The update may consist of both inserts and deletes, which are encoded as keys with positive and respectively negative payloads. In our examples, a negative payload is for the count aggregate and for the compound aggregate with relational values, where is the matrix whose entries are the empty relation.
3 User Interaction
Figure 2 depicts snapshots of FIVM’s user interface.
In the Input tab (not shown), the user chooses the database and gives the query defining the initial training dataset. A sequence of updates is prepared for each database. The MI and COVAR matrices and the applications built on top of them are first computed over this initial training dataset.
The Model Selection tab allows the user to specify a label attribute for a predictive model and an MI threshold. It then depicts the list of all attributes ranked based on their pairwise MI with the label. Only the attributes above the threshold are selected as features of the model. FIVM processes one bulk of 10K updates before pausing for one second. The users can then observe how relevant attributes become irrelevant to predicting the label or viceversa.
The Regression tab allows users to inspect the ridge linear regression model with the features and label chosen in the previous tab. FIVM updates the COVAR matrix after each bulk of updates. Then, a batch gradient descent solver resumes the convergence of the model parameters using gradients that are made of the previous parameter values and the new COVAR matrix [5]
. A dark green or white cell in this matrix is a 2D or respectively 0D tensor representing the interaction between two categorical or respectively two continuous attributes. A white cell is a 1D tensor that represents the interaction between a categorical and a continuous attribute. The same color coding is used for the model vector. A tensor is shown when clicking its cell.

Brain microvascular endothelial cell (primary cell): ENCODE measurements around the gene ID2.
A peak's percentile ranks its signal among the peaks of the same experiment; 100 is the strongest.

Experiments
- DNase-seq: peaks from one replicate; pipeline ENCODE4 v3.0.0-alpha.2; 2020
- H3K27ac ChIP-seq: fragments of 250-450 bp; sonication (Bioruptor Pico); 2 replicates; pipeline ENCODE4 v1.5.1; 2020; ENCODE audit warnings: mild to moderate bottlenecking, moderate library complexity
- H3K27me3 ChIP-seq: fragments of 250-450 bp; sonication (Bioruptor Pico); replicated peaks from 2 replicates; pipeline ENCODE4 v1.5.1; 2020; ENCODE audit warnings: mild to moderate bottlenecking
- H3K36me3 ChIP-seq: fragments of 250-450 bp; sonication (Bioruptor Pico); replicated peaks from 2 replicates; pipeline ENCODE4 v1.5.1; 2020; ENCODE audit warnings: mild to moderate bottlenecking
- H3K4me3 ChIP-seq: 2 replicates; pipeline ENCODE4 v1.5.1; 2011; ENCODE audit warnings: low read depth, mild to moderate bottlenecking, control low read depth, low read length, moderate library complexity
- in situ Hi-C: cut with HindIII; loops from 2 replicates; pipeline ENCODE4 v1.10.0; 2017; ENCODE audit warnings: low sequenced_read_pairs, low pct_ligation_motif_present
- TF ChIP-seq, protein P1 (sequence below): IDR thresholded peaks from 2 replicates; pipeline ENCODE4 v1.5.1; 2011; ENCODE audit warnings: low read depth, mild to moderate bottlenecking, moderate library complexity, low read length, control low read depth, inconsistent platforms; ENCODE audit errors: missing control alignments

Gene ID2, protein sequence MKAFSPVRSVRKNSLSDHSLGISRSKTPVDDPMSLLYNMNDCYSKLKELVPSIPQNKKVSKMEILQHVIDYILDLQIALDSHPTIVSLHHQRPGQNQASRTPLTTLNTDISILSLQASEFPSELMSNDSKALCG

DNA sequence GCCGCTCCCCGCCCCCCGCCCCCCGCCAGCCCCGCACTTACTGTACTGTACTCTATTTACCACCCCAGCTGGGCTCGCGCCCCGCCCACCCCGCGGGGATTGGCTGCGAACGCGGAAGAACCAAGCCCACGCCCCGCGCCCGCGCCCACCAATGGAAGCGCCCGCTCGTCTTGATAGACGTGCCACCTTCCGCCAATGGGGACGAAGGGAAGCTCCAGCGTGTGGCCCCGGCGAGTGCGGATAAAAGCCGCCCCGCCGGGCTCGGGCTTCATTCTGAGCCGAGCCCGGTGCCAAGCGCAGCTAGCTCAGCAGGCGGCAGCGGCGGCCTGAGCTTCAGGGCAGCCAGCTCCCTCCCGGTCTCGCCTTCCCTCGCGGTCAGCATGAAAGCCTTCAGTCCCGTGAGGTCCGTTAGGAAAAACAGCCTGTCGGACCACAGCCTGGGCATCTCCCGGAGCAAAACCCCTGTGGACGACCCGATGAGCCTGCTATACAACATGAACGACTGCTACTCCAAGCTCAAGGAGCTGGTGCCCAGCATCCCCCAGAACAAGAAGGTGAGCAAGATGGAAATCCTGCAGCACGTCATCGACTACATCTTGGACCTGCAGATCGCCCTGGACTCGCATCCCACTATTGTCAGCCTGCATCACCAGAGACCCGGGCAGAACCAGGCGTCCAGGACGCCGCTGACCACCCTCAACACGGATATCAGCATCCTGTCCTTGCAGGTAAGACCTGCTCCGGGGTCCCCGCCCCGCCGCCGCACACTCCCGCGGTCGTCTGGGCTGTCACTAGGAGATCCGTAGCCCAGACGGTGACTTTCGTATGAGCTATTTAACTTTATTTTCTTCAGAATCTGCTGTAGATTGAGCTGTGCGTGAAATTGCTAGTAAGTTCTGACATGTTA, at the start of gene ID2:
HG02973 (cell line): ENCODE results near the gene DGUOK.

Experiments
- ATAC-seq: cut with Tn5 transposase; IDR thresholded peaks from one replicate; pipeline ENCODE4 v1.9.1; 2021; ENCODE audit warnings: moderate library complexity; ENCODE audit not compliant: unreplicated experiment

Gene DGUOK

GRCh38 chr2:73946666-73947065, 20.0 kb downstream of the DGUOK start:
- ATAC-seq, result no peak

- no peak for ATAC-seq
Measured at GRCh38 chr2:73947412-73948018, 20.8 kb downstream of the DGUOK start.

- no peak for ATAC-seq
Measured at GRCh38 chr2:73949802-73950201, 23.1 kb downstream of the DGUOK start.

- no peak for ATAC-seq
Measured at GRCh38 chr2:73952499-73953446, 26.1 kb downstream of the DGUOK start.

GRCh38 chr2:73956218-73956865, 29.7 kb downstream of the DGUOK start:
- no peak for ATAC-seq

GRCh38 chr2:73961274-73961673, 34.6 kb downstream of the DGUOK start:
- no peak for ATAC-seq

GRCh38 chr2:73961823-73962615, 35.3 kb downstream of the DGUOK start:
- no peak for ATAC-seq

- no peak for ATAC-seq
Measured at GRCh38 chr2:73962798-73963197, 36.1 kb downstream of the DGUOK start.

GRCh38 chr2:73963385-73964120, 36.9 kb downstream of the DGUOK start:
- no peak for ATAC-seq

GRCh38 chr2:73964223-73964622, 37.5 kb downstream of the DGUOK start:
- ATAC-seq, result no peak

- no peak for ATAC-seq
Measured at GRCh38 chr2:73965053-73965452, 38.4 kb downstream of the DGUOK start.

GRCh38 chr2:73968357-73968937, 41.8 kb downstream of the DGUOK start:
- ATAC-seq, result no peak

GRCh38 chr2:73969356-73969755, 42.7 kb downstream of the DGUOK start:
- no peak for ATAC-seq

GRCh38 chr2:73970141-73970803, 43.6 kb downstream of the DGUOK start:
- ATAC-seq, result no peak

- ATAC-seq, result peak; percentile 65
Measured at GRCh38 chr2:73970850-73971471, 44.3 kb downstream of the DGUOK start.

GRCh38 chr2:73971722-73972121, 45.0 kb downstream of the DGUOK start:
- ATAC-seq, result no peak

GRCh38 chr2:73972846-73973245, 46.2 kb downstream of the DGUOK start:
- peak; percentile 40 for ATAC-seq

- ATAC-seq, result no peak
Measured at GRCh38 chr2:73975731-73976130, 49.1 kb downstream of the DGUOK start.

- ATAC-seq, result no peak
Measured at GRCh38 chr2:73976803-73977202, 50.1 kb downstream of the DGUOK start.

The ChowLiu Tree tab depicts the MI matrix for all pairs of attributes in the training dataset and the ChowLiu tree constructed using this matrix. After each bulk of 10k updates, FIVM updates the matrix and the tree and then pauses.
References

[1]
(2006)
Approximating discrete probability distributions with dependence trees
. Trans. Inf. Theor. 14 (3), pp. 462–467. Cited by: §2.  [2] (2017) Corp. Favorita Grocery Sales Forecasting: Can you accurately predict sales for a large grocery chain?. Note: https://www.kaggle.com/c/favoritagrocerysalesforecasting/ Cited by: §1.
 [3] (2014) DBToaster: Higherorder Delta Processing for Dynamic, Frequently Fresh Views. VLDB J. 23 (2), pp. 253–278. Cited by: §1, §1, §3.
 [4] (2013) Machine learning : a probabilistic perspective. MIT Press, Cambridge, Mass.. External Links: ISBN 9780262018029 0262018020 Cited by: §1, §2.
 [5] (2018) Incremental View Maintenance with Triple Lock Factorization Benefits. In SIGMOD, pp. 365–380. Cited by: §1, §1, §2, §3.
 [6] (2016) Learning linear regression models over factorized joins. In SIGMOD, pp. 3–18. Cited by: §1, §2.